Immediately after the accident, Ted staggers back to a cabin where a number of his closest associates are drinking and dancing after an annual regatta race. Two of them, Gargan and Paul Markham, race to the accident site, plunge into the water and try to free Mary Jo. Later on, flashbacks and Ted's testimony suggest that he, too, tried to save her, though the way the film frames this claim makes it unclear whether he actually did so.

Spiritual Content

As her pocket of air collapses, Mary Jo desperately repeats the Lord's Prayer.

We see and hear several references to Catholicism. A woman sings "Ave Maria" at Mary Jo's Catholic funeral. (We see a priest there as well.) A portrait of the Pope hangs in her parents' home. An old speech from JFK at the outset of the moon program, which is rebroadcast during the lunar landing, references God: "And therefore, as we set sail, we ask God's blessing on the most hazardous and dangerous and greatest adventure on which man has ever embarked."

Ted's speech to America following the accident also contains spiritual references. He says, "I remember thinking whether somehow some awful curse did actually hang over all the Kennedys." And after he asks his constituents to offer him feedback about whether to continue his career as a politician, he says, "I pray that I can have the courage to make the right decision."

In an earlier, heated conversation with Gargan, Ted compares his failures to those of two biblical characters: "Moses had a temper. Peter betrayed Jesus. I have Chappaquiddick." Gargan responds, "Yeah, Moses had a temper. But he never left a girl at the bottom of the Red Sea."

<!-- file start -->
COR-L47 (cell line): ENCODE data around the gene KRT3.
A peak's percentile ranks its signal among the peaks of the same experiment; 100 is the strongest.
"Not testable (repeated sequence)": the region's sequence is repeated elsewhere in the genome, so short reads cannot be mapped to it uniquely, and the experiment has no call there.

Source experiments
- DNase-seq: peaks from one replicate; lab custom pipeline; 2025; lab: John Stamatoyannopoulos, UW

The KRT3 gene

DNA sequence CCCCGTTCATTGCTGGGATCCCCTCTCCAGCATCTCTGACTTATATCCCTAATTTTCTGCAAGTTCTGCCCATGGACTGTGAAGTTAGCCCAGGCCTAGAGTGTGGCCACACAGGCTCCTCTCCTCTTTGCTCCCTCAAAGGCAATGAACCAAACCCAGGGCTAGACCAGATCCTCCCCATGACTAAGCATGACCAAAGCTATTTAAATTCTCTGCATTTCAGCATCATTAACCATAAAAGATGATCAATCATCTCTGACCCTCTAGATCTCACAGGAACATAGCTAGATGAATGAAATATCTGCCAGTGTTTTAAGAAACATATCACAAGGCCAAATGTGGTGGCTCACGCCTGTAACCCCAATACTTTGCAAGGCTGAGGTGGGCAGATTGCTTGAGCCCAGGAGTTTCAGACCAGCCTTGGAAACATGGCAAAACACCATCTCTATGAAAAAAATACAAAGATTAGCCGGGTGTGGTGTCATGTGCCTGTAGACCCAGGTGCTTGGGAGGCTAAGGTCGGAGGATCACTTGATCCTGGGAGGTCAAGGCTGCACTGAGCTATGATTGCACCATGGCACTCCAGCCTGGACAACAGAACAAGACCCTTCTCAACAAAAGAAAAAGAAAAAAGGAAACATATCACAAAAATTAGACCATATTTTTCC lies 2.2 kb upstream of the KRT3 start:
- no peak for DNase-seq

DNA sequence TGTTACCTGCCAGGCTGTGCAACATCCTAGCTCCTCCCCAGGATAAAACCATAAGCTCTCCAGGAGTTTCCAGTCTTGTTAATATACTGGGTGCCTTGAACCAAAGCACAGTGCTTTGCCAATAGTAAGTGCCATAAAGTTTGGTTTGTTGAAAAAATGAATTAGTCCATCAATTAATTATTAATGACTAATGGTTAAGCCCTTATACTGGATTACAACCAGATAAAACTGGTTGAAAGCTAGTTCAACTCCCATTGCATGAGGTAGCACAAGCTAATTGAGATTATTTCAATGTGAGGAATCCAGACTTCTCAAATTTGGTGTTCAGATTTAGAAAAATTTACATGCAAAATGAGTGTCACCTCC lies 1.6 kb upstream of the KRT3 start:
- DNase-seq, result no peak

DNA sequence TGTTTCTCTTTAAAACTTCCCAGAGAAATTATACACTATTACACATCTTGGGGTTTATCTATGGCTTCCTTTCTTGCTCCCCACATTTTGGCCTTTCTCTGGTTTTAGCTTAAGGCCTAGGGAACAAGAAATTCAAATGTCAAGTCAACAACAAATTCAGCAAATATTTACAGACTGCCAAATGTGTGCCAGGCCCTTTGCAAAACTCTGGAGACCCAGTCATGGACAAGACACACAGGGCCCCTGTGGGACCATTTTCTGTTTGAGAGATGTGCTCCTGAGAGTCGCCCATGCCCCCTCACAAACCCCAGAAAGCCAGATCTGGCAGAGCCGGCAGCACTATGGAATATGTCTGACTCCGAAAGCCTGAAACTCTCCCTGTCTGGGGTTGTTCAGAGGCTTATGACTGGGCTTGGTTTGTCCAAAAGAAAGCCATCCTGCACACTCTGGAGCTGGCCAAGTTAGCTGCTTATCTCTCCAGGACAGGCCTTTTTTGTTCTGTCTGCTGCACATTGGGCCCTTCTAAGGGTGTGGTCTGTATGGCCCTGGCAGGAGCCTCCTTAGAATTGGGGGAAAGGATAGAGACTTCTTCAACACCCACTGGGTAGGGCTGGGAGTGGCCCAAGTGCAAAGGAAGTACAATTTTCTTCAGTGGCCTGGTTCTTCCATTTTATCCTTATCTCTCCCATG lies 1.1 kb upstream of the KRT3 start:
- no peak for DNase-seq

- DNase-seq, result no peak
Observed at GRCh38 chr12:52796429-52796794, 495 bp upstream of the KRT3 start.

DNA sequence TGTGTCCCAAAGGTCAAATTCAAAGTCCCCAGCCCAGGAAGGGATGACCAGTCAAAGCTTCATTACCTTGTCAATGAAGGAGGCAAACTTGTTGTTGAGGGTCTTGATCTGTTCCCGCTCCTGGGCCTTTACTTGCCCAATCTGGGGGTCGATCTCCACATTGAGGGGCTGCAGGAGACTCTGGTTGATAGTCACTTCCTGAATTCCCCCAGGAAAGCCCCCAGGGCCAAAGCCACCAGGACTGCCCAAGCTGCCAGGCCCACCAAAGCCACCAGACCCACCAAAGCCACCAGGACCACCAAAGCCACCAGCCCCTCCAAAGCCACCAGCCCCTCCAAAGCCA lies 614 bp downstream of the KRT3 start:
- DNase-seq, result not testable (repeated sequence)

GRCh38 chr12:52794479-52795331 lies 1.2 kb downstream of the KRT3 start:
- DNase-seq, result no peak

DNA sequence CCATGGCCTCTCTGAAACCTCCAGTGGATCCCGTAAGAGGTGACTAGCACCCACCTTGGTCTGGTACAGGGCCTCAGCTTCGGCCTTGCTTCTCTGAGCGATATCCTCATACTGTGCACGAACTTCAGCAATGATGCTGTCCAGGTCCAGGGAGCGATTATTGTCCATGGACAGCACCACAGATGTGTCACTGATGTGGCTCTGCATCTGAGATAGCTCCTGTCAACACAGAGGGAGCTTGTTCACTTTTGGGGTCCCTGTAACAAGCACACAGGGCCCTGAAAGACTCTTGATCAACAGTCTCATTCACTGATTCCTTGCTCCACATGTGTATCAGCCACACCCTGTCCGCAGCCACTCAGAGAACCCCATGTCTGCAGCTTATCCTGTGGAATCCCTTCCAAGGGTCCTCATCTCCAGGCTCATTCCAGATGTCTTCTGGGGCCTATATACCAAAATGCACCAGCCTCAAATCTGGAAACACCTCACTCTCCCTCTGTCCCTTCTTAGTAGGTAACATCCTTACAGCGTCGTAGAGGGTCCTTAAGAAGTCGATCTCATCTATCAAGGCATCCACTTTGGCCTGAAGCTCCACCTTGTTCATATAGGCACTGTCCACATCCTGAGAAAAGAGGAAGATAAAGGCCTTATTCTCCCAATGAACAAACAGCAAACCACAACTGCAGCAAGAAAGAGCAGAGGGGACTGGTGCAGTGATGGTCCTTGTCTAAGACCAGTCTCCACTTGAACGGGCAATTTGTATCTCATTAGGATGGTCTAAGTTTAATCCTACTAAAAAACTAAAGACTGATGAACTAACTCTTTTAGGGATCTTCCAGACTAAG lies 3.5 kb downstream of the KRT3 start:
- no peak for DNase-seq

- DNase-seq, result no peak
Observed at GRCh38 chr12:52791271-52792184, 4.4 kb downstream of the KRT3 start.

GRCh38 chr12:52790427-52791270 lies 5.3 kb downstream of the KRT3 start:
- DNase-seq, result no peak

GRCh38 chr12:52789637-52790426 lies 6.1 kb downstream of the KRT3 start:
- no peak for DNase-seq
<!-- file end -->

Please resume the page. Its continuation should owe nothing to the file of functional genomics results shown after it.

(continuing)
Sexual Content

Speculation swirled—speculation that's never fully been resolved—that Ted and Mary Jo were having an affair. The film never explicitly weighs in on this innuendo, but it does depict the pair as having definite chemistry. They look at each other with the kind of intense glances that lovers share. They're together, alone, late at night. And they're shown having a passionate discussion about Ted's political future. But we never see—or know—whether they crossed that line.

Later, we hear (in a montage of audio quotes from the media) more rumors speculating about that potential infidelity and the possibility that Mary Jo was actually pregnant, which is why an autopsy was never performed, it's alleged. The rumors are loud enough that Ted feels compelled to deny them in his speech to the nation, saying, "There is no truth, no truth whatsoever, to widely circulated suspicions of immoral conduct that have been leveled at my behavior and hers regarding that evening."

We see Mary Jo and another woman in conservative bathing suits that reveal a bit of cleavage. Ted kisses two women on the cheek as a greeting. Men and women dance and flirt at the cabin where Ted and his closest friends have been staying. Men trying to save Mary Jo from the car are shown in their wet underwear. We see Ted shirtless, as well as from the shoulders up in a bath. Ted's relationship with his own wife is exceedingly icy.

Violent Content

Several times, we see images of Ted's black Oldsmobile flipping into the water. He emerges, but Mary Jo is trapped. We see her fighting to stay in a collapsing air pocket. Later we see her corpse when it's pulled from the car (and again at her open-casket funeral). A medical examiner performs chest compressions to determine whether Mary Jo drowned, a procedure that coaxes some water and foam out of the dead woman's mouth.

One of the men who tried unsuccessfully to extricate Mary Jo receives a nasty cut on his shoulder in the process.

Ted and another man have an argument that devolves into a wrestling scuffle. Joe Sr. can barely speak due to a stroke, but as Ted leans in to hear him better at one point, the elderly man slaps his son's face angrily.

Crude or Profane Language

Two f-words, five s-words. God's name is misused half a dozen times, while Jesus' name is abused four times. We also hear one instance of "good lord." "H---" is uttered almost 10 times, and we hear one to three uses each of "a--," "d--n" and "b--ch."

Drug and Alcohol Content